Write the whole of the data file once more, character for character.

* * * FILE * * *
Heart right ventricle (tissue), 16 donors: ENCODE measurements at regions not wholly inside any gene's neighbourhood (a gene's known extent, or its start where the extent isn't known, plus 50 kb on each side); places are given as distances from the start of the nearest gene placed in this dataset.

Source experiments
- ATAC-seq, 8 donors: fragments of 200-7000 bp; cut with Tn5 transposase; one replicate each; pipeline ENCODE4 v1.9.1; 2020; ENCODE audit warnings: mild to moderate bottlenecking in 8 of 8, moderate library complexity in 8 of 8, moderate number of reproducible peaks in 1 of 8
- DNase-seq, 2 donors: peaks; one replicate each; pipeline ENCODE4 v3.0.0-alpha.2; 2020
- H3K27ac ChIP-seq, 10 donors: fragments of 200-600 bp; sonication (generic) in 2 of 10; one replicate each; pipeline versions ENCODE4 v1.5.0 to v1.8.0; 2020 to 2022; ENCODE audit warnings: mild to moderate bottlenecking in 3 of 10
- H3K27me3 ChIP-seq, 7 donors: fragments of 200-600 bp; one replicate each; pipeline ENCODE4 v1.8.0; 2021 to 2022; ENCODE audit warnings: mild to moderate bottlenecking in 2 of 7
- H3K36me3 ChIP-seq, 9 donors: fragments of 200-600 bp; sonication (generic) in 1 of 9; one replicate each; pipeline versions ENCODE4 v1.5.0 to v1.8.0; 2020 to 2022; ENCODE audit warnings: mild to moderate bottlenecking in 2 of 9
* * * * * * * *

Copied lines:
Heart right ventricle (tissue), 16 donors: ENCODE measurements at regions not wholly inside any gene's neighbourhood (a gene's known extent, or its start where the extent isn't known, plus 50 kb on each side); places are given as distances from the start of the nearest gene placed in this dataset.

Source experiments
- ATAC-seq, 8 donors: fragments of 200-7000 bp; cut with Tn5 transposase; one replicate each; pipeline ENCODE4 v1.9.1; 2020; ENCODE audit warnings: mild to moderate bottlenecking in 8 of 8, moderate library complexity in 8 of 8, moderate number of reproducible peaks in 1 of 8
- DNase-seq, 2 donors: peaks; one replicate each; pipeline ENCODE4 v3.0.0-alpha.2; 2020
- H3K27ac ChIP-seq, 10 donors: fragments of 200-600 bp; sonication (generic) in 2 of 10; one replicate each; pipeline versions ENCODE4 v1.5.0 to v1.8.0; 2020 to 2022; ENCODE audit warnings: mild to moderate bottlenecking in 3 of 10
- H3K27me3 ChIP-seq, 7 donors: fragments of 200-600 bp; one replicate each; pipeline ENCODE4 v1.8.0; 2021 to 2022; ENCODE audit warnings: mild to moderate bottlenecking in 2 of 7
- H3K36me3 ChIP-seq, 9 donors: fragments of 200-600 bp; sonication (generic) in 1 of 9; one replicate each; pipeline versions ENCODE4 v1.5.0 to v1.8.0; 2020 to 2022; ENCODE audit warnings: mild to moderate bottlenecking in 2 of 9